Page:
HUNTINGTON, W.Va. — With Black Friday, Small Business Saturday and Cyber Monday now behind us, holiday spending has kicked into high gear. Toys, electronics, apparel and a host of other items are selling at higher rates than at most any other time of the year.
Another category being sold in droves during the holiday season is guns. Depending on where you stand on the gun control issue, that can be interpreted as either good or bad news. But for people on both sides of the issue, the rapid sale of firearms should be a concern because the system designed to prevent the sale of firearms to people who by law should not have them is taxed beyond its capacity. And that can mean a mentally unstable person could end up with a deadly weapon.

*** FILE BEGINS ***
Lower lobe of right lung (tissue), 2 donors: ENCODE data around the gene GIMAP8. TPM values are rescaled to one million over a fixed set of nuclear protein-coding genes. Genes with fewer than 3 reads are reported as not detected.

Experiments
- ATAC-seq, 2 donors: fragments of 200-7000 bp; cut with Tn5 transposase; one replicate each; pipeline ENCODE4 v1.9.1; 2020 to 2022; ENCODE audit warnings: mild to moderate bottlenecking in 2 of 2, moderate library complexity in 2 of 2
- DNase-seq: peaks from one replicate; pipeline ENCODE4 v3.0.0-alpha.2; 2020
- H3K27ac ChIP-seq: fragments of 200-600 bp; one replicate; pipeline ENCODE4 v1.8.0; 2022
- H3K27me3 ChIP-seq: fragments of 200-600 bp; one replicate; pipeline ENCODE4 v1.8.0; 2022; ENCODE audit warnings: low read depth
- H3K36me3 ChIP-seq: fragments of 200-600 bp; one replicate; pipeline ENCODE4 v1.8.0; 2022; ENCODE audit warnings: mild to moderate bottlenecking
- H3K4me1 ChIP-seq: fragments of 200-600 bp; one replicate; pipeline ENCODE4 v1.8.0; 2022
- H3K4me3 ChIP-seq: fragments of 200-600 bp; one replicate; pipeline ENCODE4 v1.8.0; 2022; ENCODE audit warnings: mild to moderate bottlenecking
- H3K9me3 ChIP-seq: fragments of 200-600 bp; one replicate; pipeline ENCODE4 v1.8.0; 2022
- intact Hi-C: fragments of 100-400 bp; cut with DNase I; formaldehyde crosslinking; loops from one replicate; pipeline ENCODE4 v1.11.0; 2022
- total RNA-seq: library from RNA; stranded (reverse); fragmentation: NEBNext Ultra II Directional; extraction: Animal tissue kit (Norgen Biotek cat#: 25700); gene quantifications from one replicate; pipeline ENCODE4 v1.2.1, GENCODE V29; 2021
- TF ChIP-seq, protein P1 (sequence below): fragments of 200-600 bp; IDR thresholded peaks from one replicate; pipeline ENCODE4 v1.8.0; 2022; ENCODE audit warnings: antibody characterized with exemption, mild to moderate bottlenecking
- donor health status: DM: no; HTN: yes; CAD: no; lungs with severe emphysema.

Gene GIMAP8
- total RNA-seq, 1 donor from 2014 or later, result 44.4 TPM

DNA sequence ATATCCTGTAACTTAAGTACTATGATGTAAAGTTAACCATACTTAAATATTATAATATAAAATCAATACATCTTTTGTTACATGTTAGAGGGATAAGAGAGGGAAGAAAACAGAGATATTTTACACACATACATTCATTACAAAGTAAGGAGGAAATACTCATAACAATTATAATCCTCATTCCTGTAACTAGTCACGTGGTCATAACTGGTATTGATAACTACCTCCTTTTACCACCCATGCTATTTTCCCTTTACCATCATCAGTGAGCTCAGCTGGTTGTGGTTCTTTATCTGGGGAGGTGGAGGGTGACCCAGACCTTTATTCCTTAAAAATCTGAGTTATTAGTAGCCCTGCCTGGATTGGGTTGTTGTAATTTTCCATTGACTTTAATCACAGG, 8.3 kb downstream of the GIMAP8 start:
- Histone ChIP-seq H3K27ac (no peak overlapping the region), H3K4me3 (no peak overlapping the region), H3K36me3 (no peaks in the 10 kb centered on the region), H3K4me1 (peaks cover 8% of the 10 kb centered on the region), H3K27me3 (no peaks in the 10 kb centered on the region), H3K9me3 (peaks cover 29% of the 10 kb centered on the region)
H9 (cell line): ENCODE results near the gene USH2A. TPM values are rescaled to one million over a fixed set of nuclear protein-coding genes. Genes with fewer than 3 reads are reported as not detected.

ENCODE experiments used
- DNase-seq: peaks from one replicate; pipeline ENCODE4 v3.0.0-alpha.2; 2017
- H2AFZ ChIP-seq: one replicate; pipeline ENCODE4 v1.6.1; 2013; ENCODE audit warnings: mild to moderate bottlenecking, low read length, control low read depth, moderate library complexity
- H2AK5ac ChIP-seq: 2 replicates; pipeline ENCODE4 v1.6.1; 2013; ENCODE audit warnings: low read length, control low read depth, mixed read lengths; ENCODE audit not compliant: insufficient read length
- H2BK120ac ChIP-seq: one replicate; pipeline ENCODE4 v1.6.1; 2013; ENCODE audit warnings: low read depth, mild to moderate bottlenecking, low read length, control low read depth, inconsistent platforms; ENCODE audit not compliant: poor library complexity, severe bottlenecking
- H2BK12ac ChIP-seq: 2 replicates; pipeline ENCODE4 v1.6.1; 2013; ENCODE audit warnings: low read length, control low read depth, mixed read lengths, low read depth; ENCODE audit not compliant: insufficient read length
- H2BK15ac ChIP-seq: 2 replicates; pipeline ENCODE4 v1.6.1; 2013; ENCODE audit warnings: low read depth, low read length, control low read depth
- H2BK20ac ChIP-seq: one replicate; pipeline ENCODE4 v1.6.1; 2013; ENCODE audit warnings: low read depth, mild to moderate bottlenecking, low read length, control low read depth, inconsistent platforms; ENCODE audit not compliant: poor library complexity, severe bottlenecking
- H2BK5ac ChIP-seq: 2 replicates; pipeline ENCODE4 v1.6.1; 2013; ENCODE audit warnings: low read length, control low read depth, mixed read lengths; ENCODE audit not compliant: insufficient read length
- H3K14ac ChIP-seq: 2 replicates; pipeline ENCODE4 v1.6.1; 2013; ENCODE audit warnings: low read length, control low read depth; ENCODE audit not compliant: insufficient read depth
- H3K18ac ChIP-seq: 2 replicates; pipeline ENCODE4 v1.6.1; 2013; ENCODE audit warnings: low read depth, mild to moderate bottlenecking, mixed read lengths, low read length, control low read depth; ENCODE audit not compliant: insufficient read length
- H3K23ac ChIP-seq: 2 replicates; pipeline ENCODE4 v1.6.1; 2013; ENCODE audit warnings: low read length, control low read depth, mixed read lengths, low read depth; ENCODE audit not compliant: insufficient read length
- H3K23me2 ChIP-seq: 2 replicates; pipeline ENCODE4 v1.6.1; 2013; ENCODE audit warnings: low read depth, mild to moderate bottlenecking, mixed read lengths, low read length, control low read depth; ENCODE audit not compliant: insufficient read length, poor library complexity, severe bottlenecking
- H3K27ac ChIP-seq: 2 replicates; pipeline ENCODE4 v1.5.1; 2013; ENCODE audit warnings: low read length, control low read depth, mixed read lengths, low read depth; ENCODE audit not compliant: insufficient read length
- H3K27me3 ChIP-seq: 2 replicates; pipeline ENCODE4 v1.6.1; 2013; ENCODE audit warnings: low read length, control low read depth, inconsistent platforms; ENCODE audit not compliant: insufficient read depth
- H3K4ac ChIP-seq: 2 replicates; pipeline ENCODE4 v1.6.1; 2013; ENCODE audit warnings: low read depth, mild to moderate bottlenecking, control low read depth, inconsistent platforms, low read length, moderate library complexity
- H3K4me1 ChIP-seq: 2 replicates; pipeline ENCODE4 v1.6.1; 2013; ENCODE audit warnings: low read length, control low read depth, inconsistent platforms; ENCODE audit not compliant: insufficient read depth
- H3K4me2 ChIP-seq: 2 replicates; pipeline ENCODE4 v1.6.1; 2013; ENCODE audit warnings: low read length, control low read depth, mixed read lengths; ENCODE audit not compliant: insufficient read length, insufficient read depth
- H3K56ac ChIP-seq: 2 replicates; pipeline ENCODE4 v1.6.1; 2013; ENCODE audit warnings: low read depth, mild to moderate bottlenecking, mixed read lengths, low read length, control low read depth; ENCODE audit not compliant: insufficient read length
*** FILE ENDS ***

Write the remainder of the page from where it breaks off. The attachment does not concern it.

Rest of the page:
Contributing most to this problem are two issues. One is that the National Instant Criminal Background Check System, or NICS, has a difficult time keeping up with the requests coming in from licensed gun dealers to perform background checks on prospective gun purchasers. The other is that employees and contract workers performing the NICS background checks often lack a complete set of information about prospective gun buyers because states often don’t provide much of the data or are slow to update their information regarding criminal convictions, mental health orders and the like.
The problem becomes acute at this time of year…